As 1.855 million students graduate from college this year with a bachelor’s degree, according to the National Center for Education Statistics, they will enter the workforce armed with knowledge from the past four years. Since financial planning, investments and savings isn’t always included in the college curriculum, Busey is here to help with the best and worst financial advice for the new college graduate in your life.
Worst Financial Advice
Let’s outline money moves that can hurt you financially. Experts recommend avoid taking on too much debt, falling into bad money habits and waiting to save and invest.
From a new car to a flat-screen TV, post-graduation overspending is tempting when you're working full time - but you should avoid taking on too much debt. Debt should not exceed 20 percent of your take home pay each month. Complete this helpful worksheet from the University of Illinois Extension for a true picture of your debt level.
Avoid falling into bad money habits—like morning mochas, daily lunches and happy hours. If you repeatedly waste money now, it will cost you big-time for years to come. Psychologist Dr. Roy Baumeister from Florida State University says there’s no single effective way to break bad habits, but one approach is to become more aware and develop strategies to counteract them.
Too many college graduates are waiting to save and invest—letting valuable time slip by. You should work towards achieving your long-term financial goals, like retirement and homeownership, sooner rather than later. “It’s important to remain goal oriented and get accustomed to holding yourself accountable to financial goals by reviewing them periodically,” says Kevan Melchiorre, Vice President & Director of Private Wealth Advisory for Busey Wealth Management. To get a picture of how much you could save over time, calculate your savings.
Best Financial Advice
From harmful to helpful, here’s advice to better your financial situation: learn to live within your means, respect the power of compounding and advocate for your own financial security.
Avoid going deep in debt—learn to live within your means through planning and discipline. First, create a budget by examining your income and expenditures. Next, figure out where you can spend less in order to achieve your financial goals.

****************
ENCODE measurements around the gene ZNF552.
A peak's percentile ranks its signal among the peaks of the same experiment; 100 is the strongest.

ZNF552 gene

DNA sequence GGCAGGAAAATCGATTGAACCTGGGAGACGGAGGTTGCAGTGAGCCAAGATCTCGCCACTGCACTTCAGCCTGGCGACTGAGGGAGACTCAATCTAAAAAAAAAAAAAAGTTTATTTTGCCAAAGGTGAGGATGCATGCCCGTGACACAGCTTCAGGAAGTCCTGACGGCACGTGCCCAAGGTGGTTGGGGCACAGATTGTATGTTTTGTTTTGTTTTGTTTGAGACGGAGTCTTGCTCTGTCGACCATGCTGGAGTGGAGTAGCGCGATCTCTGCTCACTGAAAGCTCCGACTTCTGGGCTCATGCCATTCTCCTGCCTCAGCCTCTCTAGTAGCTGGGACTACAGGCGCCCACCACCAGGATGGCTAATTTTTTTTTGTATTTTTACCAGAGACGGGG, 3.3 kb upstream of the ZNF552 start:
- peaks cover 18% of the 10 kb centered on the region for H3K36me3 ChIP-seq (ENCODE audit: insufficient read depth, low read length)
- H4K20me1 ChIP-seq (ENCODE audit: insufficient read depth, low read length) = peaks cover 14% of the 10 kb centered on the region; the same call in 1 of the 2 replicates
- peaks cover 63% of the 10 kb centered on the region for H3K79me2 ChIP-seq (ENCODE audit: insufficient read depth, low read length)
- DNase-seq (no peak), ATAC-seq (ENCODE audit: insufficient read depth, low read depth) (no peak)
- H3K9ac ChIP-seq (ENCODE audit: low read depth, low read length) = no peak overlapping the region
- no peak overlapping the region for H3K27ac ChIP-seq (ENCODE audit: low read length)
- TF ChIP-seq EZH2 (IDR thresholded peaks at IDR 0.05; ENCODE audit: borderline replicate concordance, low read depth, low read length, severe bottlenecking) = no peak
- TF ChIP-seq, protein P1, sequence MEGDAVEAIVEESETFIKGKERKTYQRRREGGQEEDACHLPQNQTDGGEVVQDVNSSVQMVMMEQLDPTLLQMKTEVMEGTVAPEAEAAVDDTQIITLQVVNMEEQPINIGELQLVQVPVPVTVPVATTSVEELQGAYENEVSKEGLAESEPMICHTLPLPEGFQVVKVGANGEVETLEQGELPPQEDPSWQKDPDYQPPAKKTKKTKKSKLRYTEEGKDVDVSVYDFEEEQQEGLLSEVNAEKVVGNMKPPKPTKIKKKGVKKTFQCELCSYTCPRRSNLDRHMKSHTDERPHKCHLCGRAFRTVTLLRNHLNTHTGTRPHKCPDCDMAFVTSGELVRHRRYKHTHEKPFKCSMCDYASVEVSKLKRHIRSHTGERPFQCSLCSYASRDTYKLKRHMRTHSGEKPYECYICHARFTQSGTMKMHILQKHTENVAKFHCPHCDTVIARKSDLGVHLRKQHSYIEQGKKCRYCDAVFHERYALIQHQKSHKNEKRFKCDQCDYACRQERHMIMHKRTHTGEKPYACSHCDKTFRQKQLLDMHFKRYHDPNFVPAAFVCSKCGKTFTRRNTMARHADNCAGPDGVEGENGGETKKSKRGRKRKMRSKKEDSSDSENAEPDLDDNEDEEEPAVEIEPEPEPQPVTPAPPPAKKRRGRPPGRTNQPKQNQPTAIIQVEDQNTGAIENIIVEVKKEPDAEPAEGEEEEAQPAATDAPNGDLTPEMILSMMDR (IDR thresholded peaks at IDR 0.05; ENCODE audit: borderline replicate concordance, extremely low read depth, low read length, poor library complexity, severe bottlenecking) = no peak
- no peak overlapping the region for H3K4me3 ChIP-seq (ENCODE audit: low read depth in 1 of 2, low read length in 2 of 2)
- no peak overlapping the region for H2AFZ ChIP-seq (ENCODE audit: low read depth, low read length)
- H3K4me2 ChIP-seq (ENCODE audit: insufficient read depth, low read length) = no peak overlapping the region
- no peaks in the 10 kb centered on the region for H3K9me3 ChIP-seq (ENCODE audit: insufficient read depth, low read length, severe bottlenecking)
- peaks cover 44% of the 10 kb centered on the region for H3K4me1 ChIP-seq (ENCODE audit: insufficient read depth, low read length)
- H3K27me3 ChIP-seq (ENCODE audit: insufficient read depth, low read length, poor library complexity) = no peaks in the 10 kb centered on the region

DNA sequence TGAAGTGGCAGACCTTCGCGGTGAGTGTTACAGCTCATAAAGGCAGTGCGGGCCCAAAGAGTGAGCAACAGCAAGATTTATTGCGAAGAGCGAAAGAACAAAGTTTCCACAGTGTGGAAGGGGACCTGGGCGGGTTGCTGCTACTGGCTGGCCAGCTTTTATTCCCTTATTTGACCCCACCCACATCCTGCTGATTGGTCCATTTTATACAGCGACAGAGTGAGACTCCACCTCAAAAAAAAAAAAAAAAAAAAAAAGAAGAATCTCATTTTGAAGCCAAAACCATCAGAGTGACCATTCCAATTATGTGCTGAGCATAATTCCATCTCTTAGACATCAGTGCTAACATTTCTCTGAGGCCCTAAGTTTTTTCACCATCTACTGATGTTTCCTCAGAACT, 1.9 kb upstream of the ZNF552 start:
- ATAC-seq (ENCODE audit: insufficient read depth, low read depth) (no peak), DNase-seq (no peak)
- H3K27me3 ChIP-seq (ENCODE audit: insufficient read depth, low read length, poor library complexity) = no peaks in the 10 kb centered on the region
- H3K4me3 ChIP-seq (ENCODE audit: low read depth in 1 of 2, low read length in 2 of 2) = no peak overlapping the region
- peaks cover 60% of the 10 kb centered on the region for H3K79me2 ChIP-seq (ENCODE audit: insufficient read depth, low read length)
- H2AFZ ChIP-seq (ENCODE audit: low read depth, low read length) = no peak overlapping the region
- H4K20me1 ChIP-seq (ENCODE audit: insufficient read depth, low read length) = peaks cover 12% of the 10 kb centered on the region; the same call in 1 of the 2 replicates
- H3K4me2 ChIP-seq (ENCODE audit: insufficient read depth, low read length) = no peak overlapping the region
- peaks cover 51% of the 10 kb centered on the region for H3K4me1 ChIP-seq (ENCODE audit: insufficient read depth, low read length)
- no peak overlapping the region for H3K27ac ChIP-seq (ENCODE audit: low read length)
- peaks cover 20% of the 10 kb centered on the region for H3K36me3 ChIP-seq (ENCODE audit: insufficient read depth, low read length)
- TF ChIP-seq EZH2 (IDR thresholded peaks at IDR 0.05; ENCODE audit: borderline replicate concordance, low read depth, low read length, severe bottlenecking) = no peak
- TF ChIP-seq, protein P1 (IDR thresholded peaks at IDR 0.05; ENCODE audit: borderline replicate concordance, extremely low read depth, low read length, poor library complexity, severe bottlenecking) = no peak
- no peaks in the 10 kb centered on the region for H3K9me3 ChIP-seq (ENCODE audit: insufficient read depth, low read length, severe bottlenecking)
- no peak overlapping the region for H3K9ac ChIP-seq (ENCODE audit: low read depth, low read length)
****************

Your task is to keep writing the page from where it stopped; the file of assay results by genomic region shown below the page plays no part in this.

Respect the power of compounding—and save, save, save. Charlee Seaton, Vice President & Senior Retirement Plan Services Advisor for Busey Wealth Management, agrees: “It’s important to contribute early because the compounding benefits are vital to a successful future.” When you open a retirement account - such as a 401(k), Traditional IRA or Roth IRA - you benefit from compound interest. These accounts are actively invested and have the potential to make the most benefit.
Whether at work or at home, advocate for your own financial security—by better managing your money and making informed financial choices. Don’t rely on someone else or others to do it for you.
Give the gift of sound financial advice for the graduate in your life with Busey. Visit one of our many convenient locations, call 1.800.67Busey or visit busey.com for solutions to your personal, business and wealth management needs.
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Securities offered through Raymond James Financial Services, Inc., member FINRA/SIPC, and are not insured by any financial institution insurance, the FDIC/NCUA or any other government agency, are not deposits or obligations of the financial institution, are not guaranteed by the financial institution, and are subject to risks, including the possible loss of principal. Raymond James is not affiliated with the financial institution or the investment center. Busey Investment Services is independent of Raymond James Financial Services, Inc.
This material is being provided for information purposes only and is not a complete description, nor is it a recommendation. Any opinions are those of Busey Investment Services and not necessarily those of Raymond James. The information has been obtained from sources conserved to be reliable, but Raymond James does not guarantee that the foregoing material is accurate or complete.
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